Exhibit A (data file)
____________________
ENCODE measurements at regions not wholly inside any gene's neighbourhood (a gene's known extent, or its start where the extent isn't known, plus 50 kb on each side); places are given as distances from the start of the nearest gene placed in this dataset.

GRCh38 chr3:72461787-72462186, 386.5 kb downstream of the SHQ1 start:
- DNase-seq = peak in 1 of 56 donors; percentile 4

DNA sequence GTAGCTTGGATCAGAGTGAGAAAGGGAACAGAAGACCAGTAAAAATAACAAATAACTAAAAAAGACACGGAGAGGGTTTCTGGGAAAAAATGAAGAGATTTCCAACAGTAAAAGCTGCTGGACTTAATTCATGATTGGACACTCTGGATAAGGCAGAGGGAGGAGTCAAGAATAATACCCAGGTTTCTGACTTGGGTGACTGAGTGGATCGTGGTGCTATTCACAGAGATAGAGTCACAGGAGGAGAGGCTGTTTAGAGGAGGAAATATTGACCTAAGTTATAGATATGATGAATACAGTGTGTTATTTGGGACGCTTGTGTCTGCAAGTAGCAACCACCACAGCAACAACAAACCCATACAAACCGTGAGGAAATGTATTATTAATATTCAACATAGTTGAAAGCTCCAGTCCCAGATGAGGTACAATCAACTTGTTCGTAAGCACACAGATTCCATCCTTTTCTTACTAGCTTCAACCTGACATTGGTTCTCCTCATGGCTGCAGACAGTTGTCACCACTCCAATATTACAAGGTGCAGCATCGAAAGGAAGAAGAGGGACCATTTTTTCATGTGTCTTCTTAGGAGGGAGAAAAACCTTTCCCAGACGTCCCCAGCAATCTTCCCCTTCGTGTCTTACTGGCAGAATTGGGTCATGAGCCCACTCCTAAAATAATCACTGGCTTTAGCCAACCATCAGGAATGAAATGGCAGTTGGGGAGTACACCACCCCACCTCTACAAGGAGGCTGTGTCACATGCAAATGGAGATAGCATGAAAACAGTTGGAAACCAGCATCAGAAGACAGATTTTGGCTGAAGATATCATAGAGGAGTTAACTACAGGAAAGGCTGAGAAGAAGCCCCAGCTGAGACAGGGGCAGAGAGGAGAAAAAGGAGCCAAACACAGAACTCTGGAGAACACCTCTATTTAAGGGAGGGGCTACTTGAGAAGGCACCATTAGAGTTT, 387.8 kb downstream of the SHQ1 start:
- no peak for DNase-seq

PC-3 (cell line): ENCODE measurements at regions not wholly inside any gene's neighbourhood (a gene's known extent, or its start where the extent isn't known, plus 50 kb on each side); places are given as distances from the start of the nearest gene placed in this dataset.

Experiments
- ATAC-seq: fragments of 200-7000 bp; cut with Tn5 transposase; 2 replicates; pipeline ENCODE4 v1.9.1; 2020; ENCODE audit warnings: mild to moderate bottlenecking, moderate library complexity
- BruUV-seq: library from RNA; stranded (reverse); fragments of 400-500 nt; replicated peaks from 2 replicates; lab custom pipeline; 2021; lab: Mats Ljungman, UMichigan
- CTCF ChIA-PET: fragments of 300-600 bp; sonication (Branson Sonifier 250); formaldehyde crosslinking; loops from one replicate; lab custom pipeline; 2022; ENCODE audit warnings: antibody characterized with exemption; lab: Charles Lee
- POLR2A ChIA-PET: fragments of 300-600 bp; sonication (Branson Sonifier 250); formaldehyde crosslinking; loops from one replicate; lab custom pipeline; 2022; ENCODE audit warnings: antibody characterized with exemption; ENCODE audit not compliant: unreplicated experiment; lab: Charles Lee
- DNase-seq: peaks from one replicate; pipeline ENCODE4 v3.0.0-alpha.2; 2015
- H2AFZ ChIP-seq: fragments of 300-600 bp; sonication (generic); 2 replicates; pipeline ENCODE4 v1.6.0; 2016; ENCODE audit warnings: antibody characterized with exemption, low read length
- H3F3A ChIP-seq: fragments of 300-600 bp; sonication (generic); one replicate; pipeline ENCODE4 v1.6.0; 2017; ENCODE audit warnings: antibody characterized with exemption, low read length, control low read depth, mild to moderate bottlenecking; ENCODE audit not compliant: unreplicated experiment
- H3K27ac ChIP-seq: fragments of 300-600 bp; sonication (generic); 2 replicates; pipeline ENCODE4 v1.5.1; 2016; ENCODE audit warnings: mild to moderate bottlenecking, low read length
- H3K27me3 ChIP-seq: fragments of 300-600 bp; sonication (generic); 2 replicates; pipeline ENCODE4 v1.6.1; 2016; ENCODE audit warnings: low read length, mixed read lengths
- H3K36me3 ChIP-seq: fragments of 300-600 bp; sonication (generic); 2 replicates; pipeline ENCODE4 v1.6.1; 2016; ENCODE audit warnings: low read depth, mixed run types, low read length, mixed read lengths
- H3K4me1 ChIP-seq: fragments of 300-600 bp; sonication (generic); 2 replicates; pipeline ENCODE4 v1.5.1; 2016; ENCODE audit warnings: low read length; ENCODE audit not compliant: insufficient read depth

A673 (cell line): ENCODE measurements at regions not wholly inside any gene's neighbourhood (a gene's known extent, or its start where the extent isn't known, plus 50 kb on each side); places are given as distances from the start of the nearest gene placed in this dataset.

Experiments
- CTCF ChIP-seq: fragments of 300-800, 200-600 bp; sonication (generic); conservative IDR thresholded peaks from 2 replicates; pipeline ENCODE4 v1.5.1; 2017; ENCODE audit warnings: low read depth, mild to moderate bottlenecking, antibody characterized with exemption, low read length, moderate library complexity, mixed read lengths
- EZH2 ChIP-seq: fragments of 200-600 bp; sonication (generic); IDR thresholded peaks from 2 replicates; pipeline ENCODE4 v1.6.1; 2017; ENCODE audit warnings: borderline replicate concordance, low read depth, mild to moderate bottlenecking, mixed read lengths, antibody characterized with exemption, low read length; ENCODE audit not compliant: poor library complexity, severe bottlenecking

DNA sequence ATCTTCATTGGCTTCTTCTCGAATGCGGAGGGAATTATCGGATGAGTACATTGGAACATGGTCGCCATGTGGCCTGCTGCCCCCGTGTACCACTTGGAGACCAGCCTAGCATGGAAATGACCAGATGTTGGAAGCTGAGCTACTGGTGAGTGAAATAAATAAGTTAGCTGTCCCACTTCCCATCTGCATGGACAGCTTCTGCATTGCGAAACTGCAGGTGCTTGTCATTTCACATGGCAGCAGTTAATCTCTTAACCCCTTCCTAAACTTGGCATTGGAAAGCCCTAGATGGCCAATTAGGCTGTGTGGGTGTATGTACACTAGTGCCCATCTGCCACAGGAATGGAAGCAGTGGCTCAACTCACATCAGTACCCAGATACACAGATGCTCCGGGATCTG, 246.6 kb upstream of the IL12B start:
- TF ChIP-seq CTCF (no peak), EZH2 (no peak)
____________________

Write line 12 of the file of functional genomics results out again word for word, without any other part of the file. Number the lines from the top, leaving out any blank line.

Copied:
- DNase-seq: peaks from one replicate; pipeline ENCODE4 v3.0.0-alpha.2; 2015